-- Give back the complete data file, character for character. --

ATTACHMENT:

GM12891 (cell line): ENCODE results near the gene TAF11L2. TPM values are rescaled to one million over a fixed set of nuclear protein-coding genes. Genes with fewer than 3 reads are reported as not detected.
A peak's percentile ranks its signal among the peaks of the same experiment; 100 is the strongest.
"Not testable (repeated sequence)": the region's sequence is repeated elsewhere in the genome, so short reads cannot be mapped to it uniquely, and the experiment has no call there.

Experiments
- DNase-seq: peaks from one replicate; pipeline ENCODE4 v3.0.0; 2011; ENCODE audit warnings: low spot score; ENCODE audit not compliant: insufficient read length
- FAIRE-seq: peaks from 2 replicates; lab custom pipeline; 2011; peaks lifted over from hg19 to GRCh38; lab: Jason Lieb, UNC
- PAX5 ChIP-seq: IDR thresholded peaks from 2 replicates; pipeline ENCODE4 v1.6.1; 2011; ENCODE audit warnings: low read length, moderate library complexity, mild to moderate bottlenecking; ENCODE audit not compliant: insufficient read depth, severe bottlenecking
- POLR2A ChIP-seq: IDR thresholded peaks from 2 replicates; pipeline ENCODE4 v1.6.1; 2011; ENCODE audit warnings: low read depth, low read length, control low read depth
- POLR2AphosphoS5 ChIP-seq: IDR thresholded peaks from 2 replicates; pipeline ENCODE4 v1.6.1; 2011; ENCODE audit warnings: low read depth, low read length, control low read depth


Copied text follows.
GM12891 (cell line): ENCODE results near the gene TAF11L2. TPM values are rescaled to one million over a fixed set of nuclear protein-coding genes. Genes with fewer than 3 reads are reported as not detected.
A peak's percentile ranks its signal among the peaks of the same experiment; 100 is the strongest.
"Not testable (repeated sequence)": the region's sequence is repeated elsewhere in the genome, so short reads cannot be mapped to it uniquely, and the experiment has no call there.

Experiments
- DNase-seq: peaks from one replicate; pipeline ENCODE4 v3.0.0; 2011; ENCODE audit warnings: low spot score; ENCODE audit not compliant: insufficient read length
- FAIRE-seq: peaks from 2 replicates; lab custom pipeline; 2011; peaks lifted over from hg19 to GRCh38; lab: Jason Lieb, UNC
- PAX5 ChIP-seq: IDR thresholded peaks from 2 replicates; pipeline ENCODE4 v1.6.1; 2011; ENCODE audit warnings: low read length, moderate library complexity, mild to moderate bottlenecking; ENCODE audit not compliant: insufficient read depth, severe bottlenecking
- POLR2A ChIP-seq: IDR thresholded peaks from 2 replicates; pipeline ENCODE4 v1.6.1; 2011; ENCODE audit warnings: low read depth, low read length, control low read depth
- POLR2AphosphoS5 ChIP-seq: IDR thresholded peaks from 2 replicates; pipeline ENCODE4 v1.6.1; 2011; ENCODE audit warnings: low read depth, low read length, control low read depth